C&A is an interesting global retailer that serves families on a budget. Its professional and timely fashions are very appealing to families and the company prides itself on the quality of its products.
To support programmes and initiatives that will transform fashion into a fair and sustainable industry that enables everyone, from farmer to factory worker, to thrive.
Clemens and August’s ancestors left the family farm in 1671 to sell linen as travelling merchants. It was in Mettingen in the 1830s that young boys Clemens and August Brenninkmeijer were apprenticed to learn their trade. In 1841, with a loan from their father, the brothers opened textile firm C&A Brenninkmeijer in the small town of Sneek. Living above the stockroom, they took their quality, ready-to-wear clothing from farm to farm and eventually the first store opened in 1860. In 1910 Dutch retailer C&A Brenninkmeijer had ten stores in the Netherlands.
The emergence of sewing machines brought with it an era of readymade apparel and C&A soon offered it in different sizes. This proved to be popular with customers and shortly, a store opened in Leeuwarden and two in Amsterdam. At this point, the brothers passed the business down to the next generation, who began selling ladies’ coats at affordable prices. It wasn’t long before the business acumen that was democratising fashion in Holland began showing good results in Germany and a store opened in Berlin in 1911. it wasn’t all smooth sailing though. Post- WWII, growing back the business in Germany was priority. Building on its principles of creativity and hard work, C&A evolved to slowly become one of Germany’s largest retailers.
The following decades saw the company expand in Europe, Brazil, Mexico and China. Per Forbes, ”Since the company does not want to release any figures to the Dutch government, in 2001 the operations of all countries were consolidated into Cofra Group, a holding company headquartered in Zug, Switzerland.” However, its strategy of retailing budget apparel from high-rent centrally located retail stores made it vulnerable to retailers in out-of-town locations, clothing operations of supermarket food chains and high street brands. In the twentieth century, C&A withdrew from the UK and Argentina while C&A China competed with high street brands H&M and Zara. On 14 January 2018, Der Spiegel reported on its website that C&A management was considering selling the company to a Chinese investor. In a company release, Cofra Holding AG said that they “remain fully committed to a successful, future-proof C&A business and as such at C&A we have embarked on a transformation and growth program.” Without mentioning the sale, they added: “The ongoing transformation of C&A includes an investigation of ways to accelerate in high growth priority areas such as China, emerging markets and digital, and that could potentially include partnerships and other types of additional external investment.”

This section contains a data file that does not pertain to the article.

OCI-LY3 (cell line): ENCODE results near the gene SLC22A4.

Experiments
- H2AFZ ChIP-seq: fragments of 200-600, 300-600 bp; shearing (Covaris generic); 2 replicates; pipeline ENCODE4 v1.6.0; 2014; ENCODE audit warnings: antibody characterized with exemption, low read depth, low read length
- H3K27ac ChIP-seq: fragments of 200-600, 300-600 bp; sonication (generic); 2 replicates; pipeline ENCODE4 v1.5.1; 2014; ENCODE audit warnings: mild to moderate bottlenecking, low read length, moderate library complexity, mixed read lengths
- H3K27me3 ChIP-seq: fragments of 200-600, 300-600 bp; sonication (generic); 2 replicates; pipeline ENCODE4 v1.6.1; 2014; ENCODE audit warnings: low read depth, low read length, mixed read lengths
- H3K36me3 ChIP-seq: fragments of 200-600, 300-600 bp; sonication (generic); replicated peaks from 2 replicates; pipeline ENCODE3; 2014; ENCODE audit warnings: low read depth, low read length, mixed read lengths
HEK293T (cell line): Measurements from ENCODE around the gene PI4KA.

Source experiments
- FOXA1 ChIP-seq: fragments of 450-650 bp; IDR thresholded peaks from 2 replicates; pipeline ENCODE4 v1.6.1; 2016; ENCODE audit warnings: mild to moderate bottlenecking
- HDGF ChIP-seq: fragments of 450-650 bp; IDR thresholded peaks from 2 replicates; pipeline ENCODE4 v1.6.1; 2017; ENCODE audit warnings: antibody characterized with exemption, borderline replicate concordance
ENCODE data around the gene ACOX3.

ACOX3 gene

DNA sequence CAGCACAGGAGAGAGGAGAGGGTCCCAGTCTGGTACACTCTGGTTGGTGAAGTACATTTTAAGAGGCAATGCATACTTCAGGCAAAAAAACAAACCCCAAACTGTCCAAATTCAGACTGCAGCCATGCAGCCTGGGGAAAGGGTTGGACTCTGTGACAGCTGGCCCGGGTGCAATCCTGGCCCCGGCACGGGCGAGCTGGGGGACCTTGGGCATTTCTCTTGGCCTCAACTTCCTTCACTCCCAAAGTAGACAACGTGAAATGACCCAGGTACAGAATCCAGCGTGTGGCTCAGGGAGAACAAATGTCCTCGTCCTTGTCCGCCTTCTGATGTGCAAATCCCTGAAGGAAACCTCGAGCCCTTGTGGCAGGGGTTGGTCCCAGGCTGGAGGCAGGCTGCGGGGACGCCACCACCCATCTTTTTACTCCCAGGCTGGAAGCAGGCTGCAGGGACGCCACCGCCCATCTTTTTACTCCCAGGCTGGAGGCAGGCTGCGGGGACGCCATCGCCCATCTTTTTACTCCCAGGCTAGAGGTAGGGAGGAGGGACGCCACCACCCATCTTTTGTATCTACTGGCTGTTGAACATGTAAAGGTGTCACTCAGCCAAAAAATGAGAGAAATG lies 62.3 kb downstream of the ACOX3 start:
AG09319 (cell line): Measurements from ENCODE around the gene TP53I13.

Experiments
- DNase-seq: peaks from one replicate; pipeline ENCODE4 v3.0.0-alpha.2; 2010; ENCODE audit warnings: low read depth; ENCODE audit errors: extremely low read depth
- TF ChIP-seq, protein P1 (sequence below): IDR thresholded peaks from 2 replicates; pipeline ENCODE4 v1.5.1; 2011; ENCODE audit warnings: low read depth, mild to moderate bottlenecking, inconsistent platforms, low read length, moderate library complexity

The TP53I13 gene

What began as a two-man operation in 1841 is today one of Europe’s leading fashion companies. C&A cares for sustainable fashion just as deeply as it did in the little town of Sneek. By 2020, a majority of garments were made from sustainable materials; the supply network achieved zero discharge of hazardous chemicals; and the management engaged in dialogue with suppliers about programs that would improve workers’ livelihoods, secure safer working conditions and increase suppliers’ productivity. Its new slogan “Wear the change” points to this focus on sustainability and the retailer emphasises its continued efforts to keep prices down too.